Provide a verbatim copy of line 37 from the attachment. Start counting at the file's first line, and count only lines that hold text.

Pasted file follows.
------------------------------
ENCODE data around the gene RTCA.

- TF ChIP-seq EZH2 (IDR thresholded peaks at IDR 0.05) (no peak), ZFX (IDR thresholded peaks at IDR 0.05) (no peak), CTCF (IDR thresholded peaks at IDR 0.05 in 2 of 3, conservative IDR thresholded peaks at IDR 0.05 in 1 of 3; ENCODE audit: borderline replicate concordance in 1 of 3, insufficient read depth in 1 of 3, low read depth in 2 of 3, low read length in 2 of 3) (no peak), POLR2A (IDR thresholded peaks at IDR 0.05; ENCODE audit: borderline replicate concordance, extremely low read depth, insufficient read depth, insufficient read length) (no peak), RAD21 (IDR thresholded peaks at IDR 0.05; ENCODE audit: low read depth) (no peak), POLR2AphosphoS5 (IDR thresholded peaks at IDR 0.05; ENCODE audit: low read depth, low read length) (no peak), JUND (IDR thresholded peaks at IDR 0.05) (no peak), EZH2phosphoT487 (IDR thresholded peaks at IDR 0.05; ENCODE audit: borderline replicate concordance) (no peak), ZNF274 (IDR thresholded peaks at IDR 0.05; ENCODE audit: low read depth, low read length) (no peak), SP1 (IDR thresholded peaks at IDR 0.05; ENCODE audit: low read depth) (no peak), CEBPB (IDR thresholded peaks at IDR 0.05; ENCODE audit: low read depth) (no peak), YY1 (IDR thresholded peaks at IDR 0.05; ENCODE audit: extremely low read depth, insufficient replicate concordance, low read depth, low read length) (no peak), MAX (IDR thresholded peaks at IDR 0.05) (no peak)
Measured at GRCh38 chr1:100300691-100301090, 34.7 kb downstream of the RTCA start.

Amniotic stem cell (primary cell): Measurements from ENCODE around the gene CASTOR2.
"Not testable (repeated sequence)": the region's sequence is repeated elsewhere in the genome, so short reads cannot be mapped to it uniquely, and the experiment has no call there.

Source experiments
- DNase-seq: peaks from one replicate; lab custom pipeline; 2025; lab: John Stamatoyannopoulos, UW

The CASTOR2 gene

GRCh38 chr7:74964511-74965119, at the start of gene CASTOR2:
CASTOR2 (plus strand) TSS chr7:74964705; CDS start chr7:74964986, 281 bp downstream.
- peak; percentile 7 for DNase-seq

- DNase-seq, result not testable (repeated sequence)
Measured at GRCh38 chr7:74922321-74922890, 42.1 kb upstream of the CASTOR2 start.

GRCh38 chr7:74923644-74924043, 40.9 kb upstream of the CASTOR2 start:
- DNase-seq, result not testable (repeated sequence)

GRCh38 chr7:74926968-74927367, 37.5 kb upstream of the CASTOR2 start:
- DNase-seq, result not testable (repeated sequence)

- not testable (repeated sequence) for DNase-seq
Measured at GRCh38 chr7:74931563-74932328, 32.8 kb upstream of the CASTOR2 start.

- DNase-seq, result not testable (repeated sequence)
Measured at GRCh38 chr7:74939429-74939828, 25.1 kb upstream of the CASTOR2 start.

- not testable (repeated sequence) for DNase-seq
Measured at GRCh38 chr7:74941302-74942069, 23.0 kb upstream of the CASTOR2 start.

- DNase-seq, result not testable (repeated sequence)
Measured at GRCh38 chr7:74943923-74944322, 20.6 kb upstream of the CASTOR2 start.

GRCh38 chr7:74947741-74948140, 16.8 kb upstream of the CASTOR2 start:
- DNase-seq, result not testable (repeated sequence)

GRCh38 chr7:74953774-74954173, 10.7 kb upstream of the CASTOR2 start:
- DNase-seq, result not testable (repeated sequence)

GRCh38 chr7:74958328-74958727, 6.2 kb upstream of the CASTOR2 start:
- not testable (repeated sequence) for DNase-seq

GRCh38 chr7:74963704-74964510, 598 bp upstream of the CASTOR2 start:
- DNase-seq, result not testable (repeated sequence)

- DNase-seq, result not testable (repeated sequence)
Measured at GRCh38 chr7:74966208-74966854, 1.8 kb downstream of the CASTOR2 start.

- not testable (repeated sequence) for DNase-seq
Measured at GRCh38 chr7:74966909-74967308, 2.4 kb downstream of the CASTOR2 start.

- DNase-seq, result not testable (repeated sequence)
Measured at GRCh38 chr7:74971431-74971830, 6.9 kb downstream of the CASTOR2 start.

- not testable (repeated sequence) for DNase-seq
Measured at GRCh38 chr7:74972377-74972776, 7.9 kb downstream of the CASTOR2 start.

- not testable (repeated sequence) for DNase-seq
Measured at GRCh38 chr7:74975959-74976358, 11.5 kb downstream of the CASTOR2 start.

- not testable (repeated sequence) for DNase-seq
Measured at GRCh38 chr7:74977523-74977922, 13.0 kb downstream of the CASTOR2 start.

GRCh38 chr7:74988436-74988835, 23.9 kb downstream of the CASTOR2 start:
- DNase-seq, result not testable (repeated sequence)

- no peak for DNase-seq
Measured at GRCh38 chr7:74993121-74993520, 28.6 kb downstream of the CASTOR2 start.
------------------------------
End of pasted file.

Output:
Measured at GRCh38 chr7:74966909-74967308, 2.4 kb downstream of the CASTOR2 start.